• Clinical science

Rare pneumoconioses


Pneumoconioses are a group of restrictive interstitial lung diseases caused by the inhalation of certain dusts, which are often associated with mining and agriculture. Inhalation of inorganic dust – especially chronic, occupational exposure – causes an inflammatory reaction in the lung parenchyma, which may lead to symptoms such as cough and breathlessness. Typically, disease manifestation occurs after many years of exposure. An occupational history of patients with findings indicative of interstitial disease suffice to diagnose the condition. Chest x-ray serves as an adjunct diagnostic tool and allows the scarring associated with the disease to be visualized. There is no effective targeted therapy for pneumoconioses; management involves avoidance of triggers, supplemental oxygen, and supportive therapy. Prevention through screening programs, use of masks and adequate ventilation, and/or change of jobs can help lower the impact of the condition.

This card only covers rare forms of pneumoconiosis. For asbestosis and silicosis, see the respective cards.


Types of rare pneumoconioses

Type Cause Population at risk Characteristic features Chest x-ray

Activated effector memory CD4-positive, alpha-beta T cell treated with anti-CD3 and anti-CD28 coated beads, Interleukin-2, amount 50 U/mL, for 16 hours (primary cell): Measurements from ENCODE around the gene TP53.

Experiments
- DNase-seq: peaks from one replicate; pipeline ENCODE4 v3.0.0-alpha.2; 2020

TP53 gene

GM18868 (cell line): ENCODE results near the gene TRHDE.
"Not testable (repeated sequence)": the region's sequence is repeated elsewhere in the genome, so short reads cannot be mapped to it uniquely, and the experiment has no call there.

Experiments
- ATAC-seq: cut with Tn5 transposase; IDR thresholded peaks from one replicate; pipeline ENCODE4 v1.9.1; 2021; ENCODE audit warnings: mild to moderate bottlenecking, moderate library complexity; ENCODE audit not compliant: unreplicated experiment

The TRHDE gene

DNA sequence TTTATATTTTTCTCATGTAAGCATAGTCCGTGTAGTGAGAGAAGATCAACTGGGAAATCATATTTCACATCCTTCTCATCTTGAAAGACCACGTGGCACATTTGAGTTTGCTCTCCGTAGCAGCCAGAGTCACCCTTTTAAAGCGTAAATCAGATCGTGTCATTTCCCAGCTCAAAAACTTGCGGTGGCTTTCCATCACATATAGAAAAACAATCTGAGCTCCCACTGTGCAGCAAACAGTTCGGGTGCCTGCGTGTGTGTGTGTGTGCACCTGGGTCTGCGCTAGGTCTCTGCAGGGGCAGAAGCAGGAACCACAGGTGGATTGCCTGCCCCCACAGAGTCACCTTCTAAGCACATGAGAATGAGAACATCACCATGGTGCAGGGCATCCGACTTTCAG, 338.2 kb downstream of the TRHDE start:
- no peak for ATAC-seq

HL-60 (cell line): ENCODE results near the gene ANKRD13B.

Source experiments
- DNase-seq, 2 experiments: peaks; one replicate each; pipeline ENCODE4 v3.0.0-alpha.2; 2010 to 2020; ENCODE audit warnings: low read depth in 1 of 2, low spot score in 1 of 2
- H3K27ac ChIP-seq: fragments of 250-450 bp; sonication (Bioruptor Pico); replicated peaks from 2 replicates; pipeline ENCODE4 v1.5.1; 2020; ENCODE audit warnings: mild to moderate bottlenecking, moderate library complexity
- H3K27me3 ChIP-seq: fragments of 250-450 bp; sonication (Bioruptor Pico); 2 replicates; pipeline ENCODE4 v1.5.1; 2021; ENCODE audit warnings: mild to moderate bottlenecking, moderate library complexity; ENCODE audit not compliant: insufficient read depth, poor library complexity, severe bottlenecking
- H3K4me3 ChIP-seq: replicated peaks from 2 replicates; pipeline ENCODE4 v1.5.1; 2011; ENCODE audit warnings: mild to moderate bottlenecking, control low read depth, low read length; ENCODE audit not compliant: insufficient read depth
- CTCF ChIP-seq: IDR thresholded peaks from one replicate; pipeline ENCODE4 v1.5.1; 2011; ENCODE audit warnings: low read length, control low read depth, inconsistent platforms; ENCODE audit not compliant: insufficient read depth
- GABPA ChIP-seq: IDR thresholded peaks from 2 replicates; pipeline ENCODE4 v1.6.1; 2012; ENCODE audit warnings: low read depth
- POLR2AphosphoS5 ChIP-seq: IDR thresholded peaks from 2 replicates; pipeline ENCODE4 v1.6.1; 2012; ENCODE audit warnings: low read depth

• Aluminum dust
  • Welders (e.g., automobile industry)
  • Nodular or diffuse infiltrates (predominantly affects the upper lung fields)
  • Small cystic radiolucencies (“honeycombing”)
  • Carbon dust and sooty air
  • City dwellers
  • Coal miners
  • Anthracosis: heterogenous pulmonary infiltrates, with/without mass lesion
  • Coal workers' pneumoconiosis: fine nodular opacifications (< 1 cm) in upper lung zone
  • Workers in high-tech fields , where alloys are often utilized
  • Noncaseating granulomatous disease affecting the lungs and skin
  • Chronic beryllium disease: Progressive dyspnea may occur within a few days of high-grade exposure.
Pulmonary siderosis
  • Welders, iron miners, foundry workers
  • Usually asymptomatic; occasionally, presents with features similar to COPD
  • Pulmonary fibrosis rarely occurs.
  • Small, round, patchy shadows on x-ray


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last updated 08/18/2020
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